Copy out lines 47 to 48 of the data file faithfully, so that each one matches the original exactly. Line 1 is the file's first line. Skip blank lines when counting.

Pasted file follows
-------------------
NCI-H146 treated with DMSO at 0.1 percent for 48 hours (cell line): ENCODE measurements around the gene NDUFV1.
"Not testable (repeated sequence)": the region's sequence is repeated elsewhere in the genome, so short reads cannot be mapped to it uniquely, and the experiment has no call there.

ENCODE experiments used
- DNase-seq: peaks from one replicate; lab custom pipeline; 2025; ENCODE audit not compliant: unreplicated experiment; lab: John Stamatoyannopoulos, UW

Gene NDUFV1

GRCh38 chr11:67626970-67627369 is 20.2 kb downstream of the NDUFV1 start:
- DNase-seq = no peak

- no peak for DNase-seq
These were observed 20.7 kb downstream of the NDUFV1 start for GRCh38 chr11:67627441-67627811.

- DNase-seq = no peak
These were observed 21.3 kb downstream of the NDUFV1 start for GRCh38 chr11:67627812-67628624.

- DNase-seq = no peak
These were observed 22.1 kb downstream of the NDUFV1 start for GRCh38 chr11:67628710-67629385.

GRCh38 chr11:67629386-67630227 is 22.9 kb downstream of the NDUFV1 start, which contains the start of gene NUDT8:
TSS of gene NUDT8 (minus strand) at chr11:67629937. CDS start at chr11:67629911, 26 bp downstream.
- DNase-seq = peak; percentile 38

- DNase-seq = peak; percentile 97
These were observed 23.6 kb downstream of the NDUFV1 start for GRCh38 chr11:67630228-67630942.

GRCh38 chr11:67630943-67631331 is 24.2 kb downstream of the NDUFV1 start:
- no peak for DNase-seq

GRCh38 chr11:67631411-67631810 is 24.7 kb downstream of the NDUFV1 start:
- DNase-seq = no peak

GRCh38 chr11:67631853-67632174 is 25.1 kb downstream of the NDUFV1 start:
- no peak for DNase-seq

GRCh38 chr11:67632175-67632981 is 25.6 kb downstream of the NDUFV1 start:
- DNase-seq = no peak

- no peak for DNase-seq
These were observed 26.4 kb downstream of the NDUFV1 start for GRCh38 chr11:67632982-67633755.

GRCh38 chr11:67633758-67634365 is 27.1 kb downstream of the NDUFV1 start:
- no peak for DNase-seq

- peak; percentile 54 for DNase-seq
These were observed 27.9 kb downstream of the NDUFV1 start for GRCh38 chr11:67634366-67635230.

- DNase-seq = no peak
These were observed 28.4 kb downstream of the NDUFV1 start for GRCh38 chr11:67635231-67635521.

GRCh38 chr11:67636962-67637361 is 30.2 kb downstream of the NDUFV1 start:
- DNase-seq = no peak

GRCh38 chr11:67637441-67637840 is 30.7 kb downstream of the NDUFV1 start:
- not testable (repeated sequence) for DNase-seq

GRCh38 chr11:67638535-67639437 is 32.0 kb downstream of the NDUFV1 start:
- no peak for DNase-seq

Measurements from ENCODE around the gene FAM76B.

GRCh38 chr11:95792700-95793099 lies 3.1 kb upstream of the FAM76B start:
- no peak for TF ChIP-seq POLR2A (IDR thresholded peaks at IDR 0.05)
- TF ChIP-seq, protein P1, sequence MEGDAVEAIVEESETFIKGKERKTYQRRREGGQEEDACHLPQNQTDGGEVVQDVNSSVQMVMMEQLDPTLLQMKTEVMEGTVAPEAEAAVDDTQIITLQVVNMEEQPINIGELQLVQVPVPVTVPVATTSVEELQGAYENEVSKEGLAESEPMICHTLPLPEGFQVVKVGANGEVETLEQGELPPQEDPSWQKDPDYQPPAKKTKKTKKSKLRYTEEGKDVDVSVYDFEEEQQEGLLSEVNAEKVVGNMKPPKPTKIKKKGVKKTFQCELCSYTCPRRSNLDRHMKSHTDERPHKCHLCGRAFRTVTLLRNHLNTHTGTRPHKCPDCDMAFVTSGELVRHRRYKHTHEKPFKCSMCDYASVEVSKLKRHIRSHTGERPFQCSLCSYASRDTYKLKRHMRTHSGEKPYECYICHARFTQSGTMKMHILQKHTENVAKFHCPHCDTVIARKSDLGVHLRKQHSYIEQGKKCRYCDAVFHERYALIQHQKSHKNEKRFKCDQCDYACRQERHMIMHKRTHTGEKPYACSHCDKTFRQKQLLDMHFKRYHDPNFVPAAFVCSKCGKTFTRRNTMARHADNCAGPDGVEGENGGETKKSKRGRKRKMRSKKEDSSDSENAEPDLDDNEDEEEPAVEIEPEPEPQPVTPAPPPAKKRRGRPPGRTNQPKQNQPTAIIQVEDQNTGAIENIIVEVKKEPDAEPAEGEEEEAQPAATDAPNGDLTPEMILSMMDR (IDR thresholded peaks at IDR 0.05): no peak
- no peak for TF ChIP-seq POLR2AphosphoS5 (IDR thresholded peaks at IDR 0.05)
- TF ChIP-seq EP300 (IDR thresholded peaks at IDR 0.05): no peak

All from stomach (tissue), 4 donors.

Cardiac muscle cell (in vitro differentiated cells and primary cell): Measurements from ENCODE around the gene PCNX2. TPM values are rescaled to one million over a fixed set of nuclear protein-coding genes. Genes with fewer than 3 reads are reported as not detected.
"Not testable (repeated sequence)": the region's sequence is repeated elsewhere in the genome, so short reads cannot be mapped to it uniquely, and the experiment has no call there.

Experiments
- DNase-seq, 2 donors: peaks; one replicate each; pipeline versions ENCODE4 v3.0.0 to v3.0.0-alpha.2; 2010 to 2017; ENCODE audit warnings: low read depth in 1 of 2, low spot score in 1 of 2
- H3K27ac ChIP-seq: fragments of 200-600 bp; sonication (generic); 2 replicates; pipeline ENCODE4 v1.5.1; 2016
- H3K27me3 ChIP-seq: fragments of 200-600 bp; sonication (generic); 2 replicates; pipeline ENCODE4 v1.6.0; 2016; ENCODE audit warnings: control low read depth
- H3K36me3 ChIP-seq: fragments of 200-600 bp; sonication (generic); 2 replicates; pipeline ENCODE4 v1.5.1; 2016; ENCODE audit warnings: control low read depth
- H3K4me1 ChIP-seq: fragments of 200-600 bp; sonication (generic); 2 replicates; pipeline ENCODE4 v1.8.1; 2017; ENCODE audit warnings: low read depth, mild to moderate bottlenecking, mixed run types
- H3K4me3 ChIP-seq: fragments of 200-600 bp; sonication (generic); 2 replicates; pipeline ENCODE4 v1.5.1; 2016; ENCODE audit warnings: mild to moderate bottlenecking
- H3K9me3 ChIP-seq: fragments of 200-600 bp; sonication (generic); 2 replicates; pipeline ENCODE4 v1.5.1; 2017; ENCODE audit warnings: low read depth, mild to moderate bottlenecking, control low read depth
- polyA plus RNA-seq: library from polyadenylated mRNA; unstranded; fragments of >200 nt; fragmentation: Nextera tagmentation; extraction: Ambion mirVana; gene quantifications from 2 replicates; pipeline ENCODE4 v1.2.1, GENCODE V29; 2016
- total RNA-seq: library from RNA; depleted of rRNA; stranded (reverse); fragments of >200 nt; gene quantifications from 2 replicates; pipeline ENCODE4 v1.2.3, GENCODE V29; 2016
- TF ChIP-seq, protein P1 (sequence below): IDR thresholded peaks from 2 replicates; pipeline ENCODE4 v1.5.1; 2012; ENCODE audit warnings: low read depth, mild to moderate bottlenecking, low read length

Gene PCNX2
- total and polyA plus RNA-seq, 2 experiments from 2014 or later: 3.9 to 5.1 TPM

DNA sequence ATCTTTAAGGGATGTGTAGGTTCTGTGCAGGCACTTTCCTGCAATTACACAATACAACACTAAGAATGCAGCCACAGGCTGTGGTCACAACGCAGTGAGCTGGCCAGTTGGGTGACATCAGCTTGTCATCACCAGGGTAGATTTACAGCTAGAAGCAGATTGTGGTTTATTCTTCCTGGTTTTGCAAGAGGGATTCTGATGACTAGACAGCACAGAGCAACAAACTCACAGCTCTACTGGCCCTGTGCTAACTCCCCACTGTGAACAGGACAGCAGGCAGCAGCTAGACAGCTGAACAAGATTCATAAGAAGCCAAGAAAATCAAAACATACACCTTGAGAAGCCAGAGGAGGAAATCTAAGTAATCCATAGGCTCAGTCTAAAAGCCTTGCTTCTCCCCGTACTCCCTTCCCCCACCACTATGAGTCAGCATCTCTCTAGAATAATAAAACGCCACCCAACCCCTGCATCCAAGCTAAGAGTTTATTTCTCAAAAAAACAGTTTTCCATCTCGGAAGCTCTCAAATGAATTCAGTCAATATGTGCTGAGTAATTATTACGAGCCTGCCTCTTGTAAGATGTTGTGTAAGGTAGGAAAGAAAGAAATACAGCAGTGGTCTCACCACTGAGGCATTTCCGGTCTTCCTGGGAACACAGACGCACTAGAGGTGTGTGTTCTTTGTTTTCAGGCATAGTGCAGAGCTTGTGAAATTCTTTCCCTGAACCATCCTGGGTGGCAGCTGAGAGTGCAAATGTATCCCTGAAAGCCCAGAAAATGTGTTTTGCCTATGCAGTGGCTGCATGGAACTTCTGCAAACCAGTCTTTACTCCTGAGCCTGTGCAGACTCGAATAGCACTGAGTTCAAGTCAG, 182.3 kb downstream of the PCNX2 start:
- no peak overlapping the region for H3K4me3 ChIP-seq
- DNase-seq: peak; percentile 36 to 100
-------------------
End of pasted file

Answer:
All from stomach (tissue), 4 donors.

Cardiac muscle cell (in vitro differentiated cells and primary cell): Measurements from ENCODE around the gene PCNX2. TPM values are rescaled to one million over a fixed set of nuclear protein-coding genes. Genes with fewer than 3 reads are reported as not detected.